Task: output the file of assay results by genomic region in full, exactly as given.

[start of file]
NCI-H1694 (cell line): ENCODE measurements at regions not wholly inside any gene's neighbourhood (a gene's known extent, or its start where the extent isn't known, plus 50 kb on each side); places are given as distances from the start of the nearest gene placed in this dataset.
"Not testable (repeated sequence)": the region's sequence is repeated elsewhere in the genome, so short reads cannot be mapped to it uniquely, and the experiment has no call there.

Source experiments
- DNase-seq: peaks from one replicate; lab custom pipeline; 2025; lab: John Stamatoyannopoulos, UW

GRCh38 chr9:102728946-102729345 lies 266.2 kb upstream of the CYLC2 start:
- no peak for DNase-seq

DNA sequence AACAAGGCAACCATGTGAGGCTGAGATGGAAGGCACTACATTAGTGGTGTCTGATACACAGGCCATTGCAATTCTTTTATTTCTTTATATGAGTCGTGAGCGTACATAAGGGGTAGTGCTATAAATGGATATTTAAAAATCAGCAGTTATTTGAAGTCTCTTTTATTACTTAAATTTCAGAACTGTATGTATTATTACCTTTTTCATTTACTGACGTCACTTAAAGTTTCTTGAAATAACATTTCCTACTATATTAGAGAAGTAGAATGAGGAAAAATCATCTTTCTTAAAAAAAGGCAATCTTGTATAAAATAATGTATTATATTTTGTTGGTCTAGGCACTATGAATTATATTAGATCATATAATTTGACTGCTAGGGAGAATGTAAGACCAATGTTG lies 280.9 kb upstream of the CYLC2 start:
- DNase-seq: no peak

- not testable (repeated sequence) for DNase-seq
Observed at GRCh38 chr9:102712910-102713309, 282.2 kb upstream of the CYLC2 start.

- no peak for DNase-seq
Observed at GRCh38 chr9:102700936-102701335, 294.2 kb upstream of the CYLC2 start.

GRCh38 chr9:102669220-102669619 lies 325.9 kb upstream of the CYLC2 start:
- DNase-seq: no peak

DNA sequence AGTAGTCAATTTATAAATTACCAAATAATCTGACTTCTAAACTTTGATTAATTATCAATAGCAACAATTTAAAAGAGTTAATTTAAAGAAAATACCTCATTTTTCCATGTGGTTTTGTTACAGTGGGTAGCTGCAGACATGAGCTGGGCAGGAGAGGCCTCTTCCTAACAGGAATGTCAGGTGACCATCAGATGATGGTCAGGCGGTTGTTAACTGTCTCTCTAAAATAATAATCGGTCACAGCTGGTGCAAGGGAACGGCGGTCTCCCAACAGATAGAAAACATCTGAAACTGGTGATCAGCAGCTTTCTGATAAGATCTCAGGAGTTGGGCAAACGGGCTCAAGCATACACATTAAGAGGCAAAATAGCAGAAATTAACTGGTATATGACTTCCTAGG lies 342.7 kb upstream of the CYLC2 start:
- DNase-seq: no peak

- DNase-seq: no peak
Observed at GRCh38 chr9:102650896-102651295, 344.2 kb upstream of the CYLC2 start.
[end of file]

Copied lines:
NCI-H1694 (cell line): ENCODE measurements at regions not wholly inside any gene's neighbourhood (a gene's known extent, or its start where the extent isn't known, plus 50 kb on each side); places are given as distances from the start of the nearest gene placed in this dataset.
"Not testable (repeated sequence)": the region's sequence is repeated elsewhere in the genome, so short reads cannot be mapped to it uniquely, and the experiment has no call there.

Source experiments
- DNase-seq: peaks from one replicate; lab custom pipeline; 2025; lab: John Stamatoyannopoulos, UW

GRCh38 chr9:102728946-102729345 lies 266.2 kb upstream of the CYLC2 start:
- no peak for DNase-seq

DNA sequence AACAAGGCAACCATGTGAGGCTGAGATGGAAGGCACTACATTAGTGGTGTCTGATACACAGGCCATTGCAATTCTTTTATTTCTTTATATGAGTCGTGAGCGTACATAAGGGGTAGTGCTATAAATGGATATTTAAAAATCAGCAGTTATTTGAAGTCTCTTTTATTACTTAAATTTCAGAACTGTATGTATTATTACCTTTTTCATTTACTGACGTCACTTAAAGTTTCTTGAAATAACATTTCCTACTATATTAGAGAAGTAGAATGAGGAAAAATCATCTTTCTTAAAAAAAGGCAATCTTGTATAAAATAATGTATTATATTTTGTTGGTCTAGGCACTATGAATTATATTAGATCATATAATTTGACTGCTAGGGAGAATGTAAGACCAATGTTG lies 280.9 kb upstream of the CYLC2 start:
- DNase-seq: no peak

- not testable (repeated sequence) for DNase-seq
Observed at GRCh38 chr9:102712910-102713309, 282.2 kb upstream of the CYLC2 start.

- no peak for DNase-seq
Observed at GRCh38 chr9:102700936-102701335, 294.2 kb upstream of the CYLC2 start.

GRCh38 chr9:102669220-102669619 lies 325.9 kb upstream of the CYLC2 start:
- DNase-seq: no peak

DNA sequence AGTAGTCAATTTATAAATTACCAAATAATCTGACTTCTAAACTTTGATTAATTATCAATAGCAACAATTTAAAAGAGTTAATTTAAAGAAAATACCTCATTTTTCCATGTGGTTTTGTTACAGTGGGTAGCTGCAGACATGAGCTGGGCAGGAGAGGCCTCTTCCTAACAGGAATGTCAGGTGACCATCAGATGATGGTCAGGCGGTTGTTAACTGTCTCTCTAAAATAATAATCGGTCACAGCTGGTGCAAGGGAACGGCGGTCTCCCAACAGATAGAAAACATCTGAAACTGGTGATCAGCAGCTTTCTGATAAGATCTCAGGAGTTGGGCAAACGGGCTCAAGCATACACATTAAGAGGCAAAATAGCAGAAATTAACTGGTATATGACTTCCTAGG lies 342.7 kb upstream of the CYLC2 start:
- DNase-seq: no peak

- DNase-seq: no peak
Observed at GRCh38 chr9:102650896-102651295, 344.2 kb upstream of the CYLC2 start.